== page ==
In my last post, I mentioned cutting the sugar habit and looking for things that are not over-the-top sweet, and these bars are the exact opposite of that. But, for me, they were filled with nostalgia. I’m not sure if this happened with other people’s grandparents, but I associate the vanilla (or strawberry or chocolate) wafers so strongly with my mom’s parents. I think they must have always had them around when I was growing up. So, when I saw a bar that called for them in the Minnesota Catholic Daughter Cookbook, it looked intriguing enough to try.
When cutting them up, I decided to cut along the lines of the vanilla wafers. Had I waited and let them saturate a little bit more, I think I could have cut however I wanted to the next day.
Vanilla Wafer Bars
1 pkg vanilla wafers
1 c graham cracker crumbs
3/4 c brown sugar
1/2 c coconut flakes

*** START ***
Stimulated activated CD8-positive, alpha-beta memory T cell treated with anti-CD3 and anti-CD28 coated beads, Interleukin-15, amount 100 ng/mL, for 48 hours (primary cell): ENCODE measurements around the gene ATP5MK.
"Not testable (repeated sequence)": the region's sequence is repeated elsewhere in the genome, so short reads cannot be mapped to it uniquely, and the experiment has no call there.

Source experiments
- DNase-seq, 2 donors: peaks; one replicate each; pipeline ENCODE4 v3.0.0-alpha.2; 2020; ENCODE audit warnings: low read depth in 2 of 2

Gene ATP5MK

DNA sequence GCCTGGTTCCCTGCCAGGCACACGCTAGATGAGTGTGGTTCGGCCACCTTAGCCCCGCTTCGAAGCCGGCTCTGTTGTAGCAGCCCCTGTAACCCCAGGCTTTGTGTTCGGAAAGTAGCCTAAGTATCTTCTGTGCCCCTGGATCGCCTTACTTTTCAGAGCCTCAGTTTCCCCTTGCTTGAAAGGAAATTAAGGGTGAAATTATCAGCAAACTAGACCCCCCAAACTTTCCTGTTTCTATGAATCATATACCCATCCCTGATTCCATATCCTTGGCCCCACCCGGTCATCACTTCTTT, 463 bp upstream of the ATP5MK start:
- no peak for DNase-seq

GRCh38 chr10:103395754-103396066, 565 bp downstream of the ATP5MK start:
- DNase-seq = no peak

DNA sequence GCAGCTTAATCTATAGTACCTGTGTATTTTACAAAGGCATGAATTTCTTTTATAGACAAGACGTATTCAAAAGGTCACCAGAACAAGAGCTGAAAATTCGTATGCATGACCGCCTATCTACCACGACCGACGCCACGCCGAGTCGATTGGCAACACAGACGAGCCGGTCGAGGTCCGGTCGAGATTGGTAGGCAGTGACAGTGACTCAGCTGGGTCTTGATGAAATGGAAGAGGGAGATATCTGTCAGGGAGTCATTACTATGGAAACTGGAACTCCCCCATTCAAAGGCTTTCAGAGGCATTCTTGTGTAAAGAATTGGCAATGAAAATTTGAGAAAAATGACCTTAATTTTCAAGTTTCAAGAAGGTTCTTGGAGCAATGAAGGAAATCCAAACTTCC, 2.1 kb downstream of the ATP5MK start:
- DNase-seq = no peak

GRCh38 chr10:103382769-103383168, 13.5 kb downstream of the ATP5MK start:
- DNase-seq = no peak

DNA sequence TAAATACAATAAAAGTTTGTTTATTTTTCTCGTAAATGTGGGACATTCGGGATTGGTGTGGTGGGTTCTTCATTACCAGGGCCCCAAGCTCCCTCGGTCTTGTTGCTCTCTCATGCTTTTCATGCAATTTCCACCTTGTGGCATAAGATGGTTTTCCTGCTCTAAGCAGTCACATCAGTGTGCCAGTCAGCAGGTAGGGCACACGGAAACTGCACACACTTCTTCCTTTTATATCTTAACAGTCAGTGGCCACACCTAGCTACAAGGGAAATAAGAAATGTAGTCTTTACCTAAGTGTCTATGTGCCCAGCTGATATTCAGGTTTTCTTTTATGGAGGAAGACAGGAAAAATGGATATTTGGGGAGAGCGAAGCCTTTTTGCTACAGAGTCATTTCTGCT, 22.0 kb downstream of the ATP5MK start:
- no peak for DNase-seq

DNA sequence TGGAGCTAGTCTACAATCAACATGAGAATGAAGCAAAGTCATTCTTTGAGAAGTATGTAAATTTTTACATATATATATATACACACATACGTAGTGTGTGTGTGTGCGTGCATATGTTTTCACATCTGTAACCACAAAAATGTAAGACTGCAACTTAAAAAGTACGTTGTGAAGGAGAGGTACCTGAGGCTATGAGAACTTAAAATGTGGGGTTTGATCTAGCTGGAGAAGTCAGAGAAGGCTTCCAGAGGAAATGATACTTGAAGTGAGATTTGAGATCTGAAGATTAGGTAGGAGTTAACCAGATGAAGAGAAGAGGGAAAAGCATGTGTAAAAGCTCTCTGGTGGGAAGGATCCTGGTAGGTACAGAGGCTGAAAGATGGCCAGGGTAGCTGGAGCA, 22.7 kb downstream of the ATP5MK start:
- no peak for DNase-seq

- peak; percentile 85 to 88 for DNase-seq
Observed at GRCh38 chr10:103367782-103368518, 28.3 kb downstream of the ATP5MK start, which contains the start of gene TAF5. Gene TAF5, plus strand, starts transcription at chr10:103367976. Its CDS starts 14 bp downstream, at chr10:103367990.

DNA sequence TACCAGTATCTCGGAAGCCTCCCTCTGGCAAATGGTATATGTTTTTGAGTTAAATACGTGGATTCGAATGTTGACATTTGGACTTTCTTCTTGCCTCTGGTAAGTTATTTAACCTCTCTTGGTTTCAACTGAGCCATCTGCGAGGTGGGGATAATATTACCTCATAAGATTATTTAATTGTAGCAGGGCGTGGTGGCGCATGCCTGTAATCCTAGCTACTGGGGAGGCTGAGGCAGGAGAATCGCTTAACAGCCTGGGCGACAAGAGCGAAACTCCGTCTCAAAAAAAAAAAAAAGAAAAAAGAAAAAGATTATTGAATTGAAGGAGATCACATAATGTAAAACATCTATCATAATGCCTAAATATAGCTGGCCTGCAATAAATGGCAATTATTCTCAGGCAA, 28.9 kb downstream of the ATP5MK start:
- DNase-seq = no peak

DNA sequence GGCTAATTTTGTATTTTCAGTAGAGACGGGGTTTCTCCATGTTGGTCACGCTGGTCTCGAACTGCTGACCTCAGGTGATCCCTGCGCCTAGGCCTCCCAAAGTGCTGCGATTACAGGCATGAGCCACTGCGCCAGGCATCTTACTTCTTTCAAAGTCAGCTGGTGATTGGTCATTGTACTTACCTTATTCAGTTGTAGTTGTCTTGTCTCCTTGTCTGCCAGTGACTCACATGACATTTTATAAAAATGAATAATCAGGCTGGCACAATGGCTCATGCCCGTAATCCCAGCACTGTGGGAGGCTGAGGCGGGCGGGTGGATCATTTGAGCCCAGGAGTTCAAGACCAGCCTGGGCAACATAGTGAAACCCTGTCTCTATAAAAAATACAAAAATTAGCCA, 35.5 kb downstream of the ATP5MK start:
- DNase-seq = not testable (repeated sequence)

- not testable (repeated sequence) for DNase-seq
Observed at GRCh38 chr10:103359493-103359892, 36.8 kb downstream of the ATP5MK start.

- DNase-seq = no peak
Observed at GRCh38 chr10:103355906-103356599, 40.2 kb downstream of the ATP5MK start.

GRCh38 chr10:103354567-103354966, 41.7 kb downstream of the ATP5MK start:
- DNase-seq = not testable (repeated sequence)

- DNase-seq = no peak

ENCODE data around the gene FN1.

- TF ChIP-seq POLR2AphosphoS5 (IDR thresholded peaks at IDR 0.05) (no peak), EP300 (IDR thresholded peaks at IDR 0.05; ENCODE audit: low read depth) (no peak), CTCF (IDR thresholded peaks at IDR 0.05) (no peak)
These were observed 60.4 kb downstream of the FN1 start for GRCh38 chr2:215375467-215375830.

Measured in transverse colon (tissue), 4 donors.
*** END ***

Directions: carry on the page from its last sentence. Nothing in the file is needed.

1/2 c butter
1/2 c milk
Bring crumbs, brown sugar, coconut flakes, butter, milk to a boil. While this is cooling, line the pan with vanilla wafers. Pour filling on wafers, then top with whole wafers. Frost with powdered sugar frosting.
We had a flag day potluck at work to celebrate the summer, which I love for a number of reasons, but also because flag day is my Grandma Freda’s birthday, and so any opportunity to celebrate on her birthday is fun. I had planned to make a salad that’s been sitting in my list for awhile, but because I was leaving town a day or two afterwards and was trying to use up some of the items in my refrigerator, I went with this curried vegetable salad instead. This is a recipe from the Minnesota Catholic Daughters Cookbook, which always has some fascinating recipes within it. It had memories of the cashew coleslaw I made earlier this spring, which was highly enjoyed by some members of the family.